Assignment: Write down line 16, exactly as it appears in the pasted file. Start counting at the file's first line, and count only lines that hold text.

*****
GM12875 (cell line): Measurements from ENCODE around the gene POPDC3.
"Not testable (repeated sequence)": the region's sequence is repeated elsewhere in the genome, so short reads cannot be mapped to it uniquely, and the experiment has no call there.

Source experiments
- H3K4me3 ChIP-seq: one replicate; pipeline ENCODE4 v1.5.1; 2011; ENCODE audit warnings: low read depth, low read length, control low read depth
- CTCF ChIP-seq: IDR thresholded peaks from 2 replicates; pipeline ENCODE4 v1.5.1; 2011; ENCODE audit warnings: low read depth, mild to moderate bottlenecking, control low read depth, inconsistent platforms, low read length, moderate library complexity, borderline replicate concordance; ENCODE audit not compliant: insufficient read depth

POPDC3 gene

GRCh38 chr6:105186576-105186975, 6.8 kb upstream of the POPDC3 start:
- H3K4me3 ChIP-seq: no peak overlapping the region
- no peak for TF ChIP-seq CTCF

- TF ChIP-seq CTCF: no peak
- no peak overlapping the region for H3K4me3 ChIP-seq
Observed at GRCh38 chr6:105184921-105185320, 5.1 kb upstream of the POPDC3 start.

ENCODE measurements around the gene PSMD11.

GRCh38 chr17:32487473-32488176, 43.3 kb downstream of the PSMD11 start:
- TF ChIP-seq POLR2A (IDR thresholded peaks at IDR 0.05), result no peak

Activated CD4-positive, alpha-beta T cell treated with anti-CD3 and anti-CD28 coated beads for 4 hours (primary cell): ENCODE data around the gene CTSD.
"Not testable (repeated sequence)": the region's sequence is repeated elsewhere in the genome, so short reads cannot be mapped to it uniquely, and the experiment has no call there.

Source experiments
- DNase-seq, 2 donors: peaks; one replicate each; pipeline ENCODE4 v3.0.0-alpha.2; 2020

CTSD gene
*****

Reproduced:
Activated CD4-positive, alpha-beta T cell treated with anti-CD3 and anti-CD28 coated beads for 4 hours (primary cell): ENCODE data around the gene CTSD.